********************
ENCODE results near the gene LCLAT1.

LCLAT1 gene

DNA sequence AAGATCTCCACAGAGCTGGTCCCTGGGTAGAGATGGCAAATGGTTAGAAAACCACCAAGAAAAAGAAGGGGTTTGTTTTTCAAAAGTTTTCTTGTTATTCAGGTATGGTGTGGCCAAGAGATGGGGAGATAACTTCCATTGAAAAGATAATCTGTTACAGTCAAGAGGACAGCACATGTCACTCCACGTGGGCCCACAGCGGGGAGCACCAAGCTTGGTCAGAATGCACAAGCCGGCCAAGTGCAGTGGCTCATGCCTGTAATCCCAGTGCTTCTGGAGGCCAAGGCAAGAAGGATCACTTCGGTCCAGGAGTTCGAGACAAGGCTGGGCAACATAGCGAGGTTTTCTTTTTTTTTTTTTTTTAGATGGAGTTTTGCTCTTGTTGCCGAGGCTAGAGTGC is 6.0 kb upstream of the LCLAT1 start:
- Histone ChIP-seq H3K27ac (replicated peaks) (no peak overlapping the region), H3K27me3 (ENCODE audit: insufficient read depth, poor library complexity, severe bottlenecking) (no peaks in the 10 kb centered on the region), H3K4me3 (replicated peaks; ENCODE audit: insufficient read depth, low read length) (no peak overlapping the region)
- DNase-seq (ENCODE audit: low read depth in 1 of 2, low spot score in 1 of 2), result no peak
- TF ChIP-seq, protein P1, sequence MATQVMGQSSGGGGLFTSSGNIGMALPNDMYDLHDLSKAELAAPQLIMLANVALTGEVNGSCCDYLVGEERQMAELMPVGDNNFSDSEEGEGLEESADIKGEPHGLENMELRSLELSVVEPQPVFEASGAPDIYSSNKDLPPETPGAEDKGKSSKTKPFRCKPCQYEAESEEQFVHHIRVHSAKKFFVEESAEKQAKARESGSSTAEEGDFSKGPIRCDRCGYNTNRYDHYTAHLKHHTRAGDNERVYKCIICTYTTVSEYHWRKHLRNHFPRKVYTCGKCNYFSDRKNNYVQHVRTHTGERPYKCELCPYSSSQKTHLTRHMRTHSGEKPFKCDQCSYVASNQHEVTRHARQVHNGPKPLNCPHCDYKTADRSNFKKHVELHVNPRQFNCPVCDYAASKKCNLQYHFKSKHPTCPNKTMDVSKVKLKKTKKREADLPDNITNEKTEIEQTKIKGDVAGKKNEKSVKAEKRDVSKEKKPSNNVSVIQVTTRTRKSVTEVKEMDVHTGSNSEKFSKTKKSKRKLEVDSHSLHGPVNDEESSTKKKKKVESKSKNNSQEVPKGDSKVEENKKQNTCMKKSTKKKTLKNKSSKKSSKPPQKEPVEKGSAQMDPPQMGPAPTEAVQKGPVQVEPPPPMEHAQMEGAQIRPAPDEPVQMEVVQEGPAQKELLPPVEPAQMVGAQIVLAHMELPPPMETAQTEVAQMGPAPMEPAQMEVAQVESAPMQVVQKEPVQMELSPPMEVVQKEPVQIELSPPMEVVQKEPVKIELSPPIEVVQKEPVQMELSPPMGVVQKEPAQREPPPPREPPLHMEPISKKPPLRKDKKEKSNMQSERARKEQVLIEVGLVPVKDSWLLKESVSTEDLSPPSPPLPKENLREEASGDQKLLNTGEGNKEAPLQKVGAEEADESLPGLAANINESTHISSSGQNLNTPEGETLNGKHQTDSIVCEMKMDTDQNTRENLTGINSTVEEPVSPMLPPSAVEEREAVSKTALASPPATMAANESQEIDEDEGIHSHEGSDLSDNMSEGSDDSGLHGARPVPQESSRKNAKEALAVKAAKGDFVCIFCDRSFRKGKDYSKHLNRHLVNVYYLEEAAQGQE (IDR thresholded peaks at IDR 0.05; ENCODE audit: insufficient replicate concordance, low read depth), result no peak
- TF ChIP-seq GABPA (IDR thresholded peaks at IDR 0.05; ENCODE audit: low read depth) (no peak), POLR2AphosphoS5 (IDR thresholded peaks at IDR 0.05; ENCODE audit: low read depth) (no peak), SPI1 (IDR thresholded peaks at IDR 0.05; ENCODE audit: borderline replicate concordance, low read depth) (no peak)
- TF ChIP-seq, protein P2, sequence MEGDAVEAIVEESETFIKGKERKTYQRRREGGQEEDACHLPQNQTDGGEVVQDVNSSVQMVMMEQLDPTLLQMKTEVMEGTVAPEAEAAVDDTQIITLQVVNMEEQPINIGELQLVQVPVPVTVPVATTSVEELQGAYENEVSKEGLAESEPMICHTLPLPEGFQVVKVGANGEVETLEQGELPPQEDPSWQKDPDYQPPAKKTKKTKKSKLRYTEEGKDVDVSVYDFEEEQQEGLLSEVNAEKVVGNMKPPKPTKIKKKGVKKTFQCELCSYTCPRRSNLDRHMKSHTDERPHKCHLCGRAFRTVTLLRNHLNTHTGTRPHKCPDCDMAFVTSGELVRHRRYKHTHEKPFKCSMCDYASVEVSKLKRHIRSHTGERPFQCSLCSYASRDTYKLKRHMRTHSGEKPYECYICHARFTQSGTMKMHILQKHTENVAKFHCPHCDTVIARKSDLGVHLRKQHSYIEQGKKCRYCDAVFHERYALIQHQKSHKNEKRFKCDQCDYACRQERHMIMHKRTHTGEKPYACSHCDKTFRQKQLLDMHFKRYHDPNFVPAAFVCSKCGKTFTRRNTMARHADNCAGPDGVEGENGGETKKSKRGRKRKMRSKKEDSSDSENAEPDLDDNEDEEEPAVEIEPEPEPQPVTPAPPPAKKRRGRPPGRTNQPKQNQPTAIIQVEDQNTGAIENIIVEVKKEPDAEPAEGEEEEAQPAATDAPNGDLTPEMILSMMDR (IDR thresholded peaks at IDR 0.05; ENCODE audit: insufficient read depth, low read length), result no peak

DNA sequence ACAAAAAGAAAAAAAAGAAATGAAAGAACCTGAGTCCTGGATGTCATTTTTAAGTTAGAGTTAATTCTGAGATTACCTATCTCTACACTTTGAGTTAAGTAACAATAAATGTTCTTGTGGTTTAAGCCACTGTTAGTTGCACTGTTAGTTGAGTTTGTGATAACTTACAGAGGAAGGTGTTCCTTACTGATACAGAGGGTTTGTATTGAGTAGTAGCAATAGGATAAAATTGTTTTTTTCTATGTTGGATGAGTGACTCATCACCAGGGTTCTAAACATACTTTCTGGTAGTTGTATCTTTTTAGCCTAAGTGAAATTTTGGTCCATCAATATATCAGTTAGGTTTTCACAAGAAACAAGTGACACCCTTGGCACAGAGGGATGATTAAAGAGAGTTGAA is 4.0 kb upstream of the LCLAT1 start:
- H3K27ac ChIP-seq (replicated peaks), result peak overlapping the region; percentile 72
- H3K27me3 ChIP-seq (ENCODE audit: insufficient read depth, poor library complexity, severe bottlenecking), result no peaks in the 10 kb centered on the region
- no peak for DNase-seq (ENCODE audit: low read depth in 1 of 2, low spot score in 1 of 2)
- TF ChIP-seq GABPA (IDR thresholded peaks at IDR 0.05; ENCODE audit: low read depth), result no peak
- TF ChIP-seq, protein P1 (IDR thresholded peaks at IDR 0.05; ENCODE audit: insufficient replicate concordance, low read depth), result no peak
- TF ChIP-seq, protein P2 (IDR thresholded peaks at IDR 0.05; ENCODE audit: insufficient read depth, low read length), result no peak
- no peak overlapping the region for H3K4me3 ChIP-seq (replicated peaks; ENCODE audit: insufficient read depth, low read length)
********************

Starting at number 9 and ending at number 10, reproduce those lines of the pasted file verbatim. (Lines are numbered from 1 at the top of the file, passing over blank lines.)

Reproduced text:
DNA sequence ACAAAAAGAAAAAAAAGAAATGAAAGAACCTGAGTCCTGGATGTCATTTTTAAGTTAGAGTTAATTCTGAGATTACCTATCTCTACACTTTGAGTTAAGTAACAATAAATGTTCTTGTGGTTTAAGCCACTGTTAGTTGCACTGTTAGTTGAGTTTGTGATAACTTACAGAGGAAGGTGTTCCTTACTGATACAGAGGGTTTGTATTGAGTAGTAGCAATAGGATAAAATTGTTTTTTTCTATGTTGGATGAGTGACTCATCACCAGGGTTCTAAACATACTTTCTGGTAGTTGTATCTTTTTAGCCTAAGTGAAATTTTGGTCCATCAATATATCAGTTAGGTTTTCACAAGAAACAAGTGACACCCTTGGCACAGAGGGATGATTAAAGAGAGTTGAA is 4.0 kb upstream of the LCLAT1 start:
- H3K27ac ChIP-seq (replicated peaks), result peak overlapping the region; percentile 72